When describing personalized, competency-based education, the concept is well-received by most – students moving through experiences based on mastery of skill rather than seat time, lessons customized to accommodate individual needs and students taking ownership of their own learning. What’s not to like?
Educators and administrative leaders on the other hand are understandably skeptical of how it will work and are full of questions about its practicality.
I have 30 kids in my class. Do I create a different lesson plan for each of them?
No. A learner-centered classroom doesn’t mean the teacher creates individual lesson plans for each learner. Instead, students and teacher work together to determine learning targets and how a learner can show evidence of mastery. For instance, a teacher may create a playlist or choice board with five potential activities aligned to a given learning target. Students are then asked to make meaningful choices about how they’ll practice a particular skill and demonstrate their learning based on the options presented.
How do you get the kids to ‘own’ their learning?
Student agency begins with shared vision and standard operating procedures. For instance, a teacher may create guidelines for collaborative work groups. These procedures should be designed in concert with the students and lay the groundwork for student agency by providing clear expectations for students regarding their roles and responsibilities; processes for goal setting and decision making; and establishing mechanisms for individual accountability within a group.
How do I manage various learning levels?
In the beginning, teachers maintain more control of the flow and format. As teachers develop their classroom practices and personalized-learning culture, this format becomes more learner-driven. As students demonstrate readiness, more voice and choice can be provided. Voice and choice can be incorporated into the classroom in a variety of ways regardless of levels.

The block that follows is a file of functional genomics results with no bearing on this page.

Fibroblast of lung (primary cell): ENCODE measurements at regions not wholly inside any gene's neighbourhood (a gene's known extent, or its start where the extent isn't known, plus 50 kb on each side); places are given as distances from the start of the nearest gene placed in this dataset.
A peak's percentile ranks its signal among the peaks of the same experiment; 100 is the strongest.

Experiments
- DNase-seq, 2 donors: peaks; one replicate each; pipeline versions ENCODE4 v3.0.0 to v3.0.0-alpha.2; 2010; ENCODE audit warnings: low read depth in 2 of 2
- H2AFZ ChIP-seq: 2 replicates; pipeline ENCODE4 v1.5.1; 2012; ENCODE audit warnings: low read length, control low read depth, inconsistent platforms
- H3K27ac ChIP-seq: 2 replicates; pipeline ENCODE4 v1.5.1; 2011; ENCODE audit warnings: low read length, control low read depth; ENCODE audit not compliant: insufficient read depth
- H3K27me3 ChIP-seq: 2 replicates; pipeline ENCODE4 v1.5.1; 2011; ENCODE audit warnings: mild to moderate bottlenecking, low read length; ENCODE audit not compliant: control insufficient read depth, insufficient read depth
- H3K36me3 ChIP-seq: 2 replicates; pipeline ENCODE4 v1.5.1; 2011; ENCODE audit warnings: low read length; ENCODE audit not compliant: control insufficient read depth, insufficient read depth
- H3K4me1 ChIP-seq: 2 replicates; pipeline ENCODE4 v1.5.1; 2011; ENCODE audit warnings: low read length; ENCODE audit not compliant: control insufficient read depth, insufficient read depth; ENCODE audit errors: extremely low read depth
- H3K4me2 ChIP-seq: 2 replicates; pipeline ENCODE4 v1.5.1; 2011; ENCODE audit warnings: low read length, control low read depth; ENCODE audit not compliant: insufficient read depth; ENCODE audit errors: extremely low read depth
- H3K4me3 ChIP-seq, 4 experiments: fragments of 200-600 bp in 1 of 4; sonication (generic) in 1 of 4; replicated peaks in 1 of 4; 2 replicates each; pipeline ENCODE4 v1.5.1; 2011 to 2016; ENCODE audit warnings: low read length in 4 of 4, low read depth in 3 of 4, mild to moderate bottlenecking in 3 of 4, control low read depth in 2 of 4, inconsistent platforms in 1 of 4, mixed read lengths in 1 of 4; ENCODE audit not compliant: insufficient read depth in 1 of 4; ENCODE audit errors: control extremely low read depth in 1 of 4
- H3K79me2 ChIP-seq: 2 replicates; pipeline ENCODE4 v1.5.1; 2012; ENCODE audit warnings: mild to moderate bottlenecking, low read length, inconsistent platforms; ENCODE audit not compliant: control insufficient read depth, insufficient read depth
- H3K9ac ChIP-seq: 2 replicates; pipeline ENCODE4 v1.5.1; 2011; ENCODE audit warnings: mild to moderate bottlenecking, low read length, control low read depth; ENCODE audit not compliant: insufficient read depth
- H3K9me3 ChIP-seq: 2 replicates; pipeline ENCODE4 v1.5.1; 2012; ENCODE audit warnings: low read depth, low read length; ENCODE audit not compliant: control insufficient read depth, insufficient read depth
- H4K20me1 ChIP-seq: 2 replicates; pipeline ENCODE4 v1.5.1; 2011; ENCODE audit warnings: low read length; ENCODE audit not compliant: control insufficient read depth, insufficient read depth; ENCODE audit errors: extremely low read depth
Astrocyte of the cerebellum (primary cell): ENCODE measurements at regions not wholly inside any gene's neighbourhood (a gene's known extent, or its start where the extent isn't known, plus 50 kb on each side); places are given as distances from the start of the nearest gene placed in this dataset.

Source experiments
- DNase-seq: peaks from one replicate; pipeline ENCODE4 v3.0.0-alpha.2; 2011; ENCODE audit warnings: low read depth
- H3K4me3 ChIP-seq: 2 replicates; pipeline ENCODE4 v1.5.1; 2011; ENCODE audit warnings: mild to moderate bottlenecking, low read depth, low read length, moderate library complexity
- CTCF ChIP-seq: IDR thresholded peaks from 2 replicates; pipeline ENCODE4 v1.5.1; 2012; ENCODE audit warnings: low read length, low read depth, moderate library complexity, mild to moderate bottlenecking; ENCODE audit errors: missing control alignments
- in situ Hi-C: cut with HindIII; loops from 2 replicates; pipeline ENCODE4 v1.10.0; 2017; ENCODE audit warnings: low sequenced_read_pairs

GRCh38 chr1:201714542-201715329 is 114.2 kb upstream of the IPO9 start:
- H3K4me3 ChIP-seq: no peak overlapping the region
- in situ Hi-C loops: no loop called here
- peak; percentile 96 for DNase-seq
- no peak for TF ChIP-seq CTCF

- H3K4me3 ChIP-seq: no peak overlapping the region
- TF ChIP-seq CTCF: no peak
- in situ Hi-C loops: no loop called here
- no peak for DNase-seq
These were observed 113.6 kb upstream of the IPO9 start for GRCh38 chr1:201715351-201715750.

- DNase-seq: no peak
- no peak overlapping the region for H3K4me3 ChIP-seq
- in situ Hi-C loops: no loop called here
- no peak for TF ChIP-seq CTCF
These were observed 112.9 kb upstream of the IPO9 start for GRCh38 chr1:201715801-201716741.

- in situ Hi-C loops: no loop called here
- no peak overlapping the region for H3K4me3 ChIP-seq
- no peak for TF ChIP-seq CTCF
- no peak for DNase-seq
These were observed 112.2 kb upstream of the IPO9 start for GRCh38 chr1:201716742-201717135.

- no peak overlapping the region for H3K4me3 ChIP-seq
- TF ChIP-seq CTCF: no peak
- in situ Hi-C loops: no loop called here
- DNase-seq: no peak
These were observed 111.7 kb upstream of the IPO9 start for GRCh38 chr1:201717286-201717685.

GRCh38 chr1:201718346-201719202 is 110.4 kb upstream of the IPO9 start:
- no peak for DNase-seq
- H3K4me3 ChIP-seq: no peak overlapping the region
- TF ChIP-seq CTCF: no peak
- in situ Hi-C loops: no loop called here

- Topic Selection: Allow students to choose topics or themes for projects or assignments within a given scope or subject area.
- Project Formats: Offer multiple options for project formats, such as written essays, multimedia presentations or creative visual displays. Students can choose the format that aligns with their strengths and interests.
- Learning Pathways: Provide students with a variety of resources, materials and activities catering to different learning styles and then allow students to choose the pathway that best suits their learning needs, whether it’s reading text, watching a video or engaging in hands-on experiments.
- Assessment Options: Offer alternative assessment methods that provide students with a choice for demonstrating their understanding of concepts. This might include presentations, portfolios or self-assessments.
- Learning Environment: Provide flexible seating arrangements, quiet zones and collaborative spaces within the classroom. Students can choose the environment that supports their preferred learning style or the task at hand.
- Pace and Timing: Allow students to work at their own pace within reasonable deadlines. This gives students the freedom to allocate their time based on their individual needs and learning process.
- Personal Learning Projects: Allocate time for students to pursue self-directed projects or inquiries aligned with their interests and goals.
- Reflection and Feedback: Provide opportunities for students to reflect on their learning experiences and provide input on instructional methods, resources and classroom activities.
By incorporating voice and choice into the personalized learning classroom, educators further empower students to take ownership of their learning by tapping into their intrinsic motivation while developing essential skills such as decision-making, self-advocacy and personal responsibility. Individual activities are complemented with teacher-facilitated small group work.
How does working with students at different learning levels impact group instruction?
While whole group instruction is still an instructional strategy that can be used, much of the instruction will occur within the flexible groupings of kids in a workshop-style instructional model.
Transitioning to this type of system is a process and developing the right classroom culture and transparency to support student agency takes time. KnowledgeWorks helps school districts navigate these challenges and partners with teachers to effectively support individual student needs.
From Vision to Reality
This publication is designed to help school districts take steps toward personalized, competency-based learning and equip leaders with the support needed to do this critical work.